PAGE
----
Launched in November 2014, SIMC offers services and products specifically designed for  parties in cross-border disputes., A panel of over 65 international mediators from 14 countries and 6 continents (Antartica being our sole exception) gives the SIMC a unique competency to manage cultural differences and cross-jurisdictional disputes. Reinforcing the mediators is a panel of over 70 technical experts covering diverse fields who can be engaged to advise on disputes involving complex technical issues. A professional secretariat led by internationally certified mediators helps to facilitate each mediation. By paying close attention to individual party needs, and assisting in the prompt transmission of information before the mediation, the team ensures that conditions for successful settlement are high. The SIMC is also the first to offer the Arb-Med-Arb service.  Working together with the Singapore International Arbitration Centre (“SIAC”), mediated settlement agreements can be enforced as awards under the New York Convention upon parties’mutual consent. SIMC also has a close relationship with the Singapore International Commercial Court (“SICC”), such that cases before the SICC that are more appropriately dealt with through mediation will be referred to the SIMC.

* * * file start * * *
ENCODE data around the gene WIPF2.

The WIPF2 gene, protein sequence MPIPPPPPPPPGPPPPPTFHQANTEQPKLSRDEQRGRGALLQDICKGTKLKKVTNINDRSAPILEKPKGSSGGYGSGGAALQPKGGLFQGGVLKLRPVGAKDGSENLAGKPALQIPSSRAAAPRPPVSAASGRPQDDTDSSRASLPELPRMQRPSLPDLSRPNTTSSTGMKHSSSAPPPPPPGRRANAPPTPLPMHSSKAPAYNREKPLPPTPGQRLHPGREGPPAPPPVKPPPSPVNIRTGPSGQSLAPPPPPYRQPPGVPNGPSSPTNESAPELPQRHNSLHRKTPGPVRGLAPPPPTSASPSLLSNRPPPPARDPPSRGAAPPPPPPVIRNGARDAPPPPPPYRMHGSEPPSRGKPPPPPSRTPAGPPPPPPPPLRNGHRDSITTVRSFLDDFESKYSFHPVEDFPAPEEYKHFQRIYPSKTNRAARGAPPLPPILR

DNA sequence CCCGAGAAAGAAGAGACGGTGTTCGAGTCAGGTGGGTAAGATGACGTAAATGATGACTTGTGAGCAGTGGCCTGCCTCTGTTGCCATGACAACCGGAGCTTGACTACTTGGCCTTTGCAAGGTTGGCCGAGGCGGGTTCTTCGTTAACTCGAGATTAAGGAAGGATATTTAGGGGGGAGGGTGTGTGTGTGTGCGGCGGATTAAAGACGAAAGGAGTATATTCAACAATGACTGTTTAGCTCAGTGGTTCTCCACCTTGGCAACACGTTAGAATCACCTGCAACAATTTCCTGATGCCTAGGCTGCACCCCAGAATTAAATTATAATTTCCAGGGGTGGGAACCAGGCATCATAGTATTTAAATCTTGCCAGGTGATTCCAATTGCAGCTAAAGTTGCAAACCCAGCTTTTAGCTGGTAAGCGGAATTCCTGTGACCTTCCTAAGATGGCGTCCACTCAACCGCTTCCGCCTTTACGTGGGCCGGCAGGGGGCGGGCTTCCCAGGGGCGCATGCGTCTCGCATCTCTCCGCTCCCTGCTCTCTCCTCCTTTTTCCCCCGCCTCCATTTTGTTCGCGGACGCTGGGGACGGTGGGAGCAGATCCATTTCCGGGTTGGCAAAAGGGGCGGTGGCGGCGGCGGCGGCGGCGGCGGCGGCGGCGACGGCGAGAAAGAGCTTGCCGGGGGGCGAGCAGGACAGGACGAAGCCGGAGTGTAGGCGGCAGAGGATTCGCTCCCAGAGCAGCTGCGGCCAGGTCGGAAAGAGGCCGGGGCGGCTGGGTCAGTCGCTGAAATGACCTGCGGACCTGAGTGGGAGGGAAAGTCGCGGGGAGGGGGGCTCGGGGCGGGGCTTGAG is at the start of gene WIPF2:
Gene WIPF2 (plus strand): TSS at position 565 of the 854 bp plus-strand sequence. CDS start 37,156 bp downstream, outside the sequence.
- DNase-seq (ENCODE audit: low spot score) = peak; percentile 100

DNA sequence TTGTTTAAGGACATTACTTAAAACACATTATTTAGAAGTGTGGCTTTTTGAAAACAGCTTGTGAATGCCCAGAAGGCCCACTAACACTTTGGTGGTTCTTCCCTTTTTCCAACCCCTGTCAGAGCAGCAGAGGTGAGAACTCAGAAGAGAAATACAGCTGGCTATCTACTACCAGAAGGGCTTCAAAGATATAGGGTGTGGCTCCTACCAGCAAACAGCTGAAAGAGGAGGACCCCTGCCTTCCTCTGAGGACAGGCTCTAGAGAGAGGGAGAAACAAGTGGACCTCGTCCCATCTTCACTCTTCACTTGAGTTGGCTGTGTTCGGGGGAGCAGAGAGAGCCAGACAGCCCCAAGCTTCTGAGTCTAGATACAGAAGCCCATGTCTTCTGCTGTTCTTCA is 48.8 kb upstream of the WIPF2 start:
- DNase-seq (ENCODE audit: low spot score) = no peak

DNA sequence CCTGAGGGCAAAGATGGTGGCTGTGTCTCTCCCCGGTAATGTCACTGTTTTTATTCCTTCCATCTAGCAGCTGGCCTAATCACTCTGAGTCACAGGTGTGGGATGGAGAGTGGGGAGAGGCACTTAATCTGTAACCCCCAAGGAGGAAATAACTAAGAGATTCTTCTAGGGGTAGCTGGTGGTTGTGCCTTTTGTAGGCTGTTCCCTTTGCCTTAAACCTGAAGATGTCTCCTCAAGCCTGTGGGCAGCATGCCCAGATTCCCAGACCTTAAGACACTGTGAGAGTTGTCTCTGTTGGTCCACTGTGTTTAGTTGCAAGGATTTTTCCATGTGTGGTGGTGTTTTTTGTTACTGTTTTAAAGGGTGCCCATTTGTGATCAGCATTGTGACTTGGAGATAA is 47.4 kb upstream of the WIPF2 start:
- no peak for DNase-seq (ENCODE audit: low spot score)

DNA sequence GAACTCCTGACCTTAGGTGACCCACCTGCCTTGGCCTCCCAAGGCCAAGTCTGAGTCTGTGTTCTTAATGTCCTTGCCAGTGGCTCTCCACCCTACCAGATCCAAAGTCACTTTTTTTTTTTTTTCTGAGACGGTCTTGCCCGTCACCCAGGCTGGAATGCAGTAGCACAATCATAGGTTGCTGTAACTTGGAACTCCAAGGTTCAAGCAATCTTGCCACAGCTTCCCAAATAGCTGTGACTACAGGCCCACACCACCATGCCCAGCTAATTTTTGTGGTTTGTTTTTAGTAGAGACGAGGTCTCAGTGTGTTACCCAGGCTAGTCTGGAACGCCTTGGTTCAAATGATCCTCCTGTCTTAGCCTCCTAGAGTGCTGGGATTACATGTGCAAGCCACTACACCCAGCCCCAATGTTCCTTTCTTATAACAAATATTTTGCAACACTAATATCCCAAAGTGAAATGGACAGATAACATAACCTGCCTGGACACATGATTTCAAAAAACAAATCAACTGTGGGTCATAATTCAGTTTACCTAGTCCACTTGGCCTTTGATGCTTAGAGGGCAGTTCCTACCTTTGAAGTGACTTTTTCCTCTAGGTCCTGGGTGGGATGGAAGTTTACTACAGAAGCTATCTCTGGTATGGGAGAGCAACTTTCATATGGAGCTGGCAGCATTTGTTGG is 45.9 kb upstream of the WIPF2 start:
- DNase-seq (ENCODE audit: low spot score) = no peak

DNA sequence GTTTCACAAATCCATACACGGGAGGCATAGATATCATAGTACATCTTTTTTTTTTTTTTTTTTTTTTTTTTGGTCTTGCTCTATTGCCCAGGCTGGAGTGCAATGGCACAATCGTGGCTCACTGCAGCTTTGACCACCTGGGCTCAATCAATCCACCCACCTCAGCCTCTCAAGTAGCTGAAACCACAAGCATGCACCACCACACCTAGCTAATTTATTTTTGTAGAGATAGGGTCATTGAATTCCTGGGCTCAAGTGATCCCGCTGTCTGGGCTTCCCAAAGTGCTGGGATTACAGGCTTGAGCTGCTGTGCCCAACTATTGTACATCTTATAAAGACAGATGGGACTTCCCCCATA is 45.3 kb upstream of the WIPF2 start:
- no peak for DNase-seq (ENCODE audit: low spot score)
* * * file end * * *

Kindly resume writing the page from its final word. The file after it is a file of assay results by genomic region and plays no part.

These comprehensive services address the need for an enforceable outcome.. Singapore enjoys a growing global reputation as a preferred centre for international dispute resolution by offering “proximity”, “efficiency” as well as “neutrality/fairness”.  Mediation services at the SIMC complement arbitration at the SIAC and litigation at the SICC to provide users with a full suite of dispute resolution options.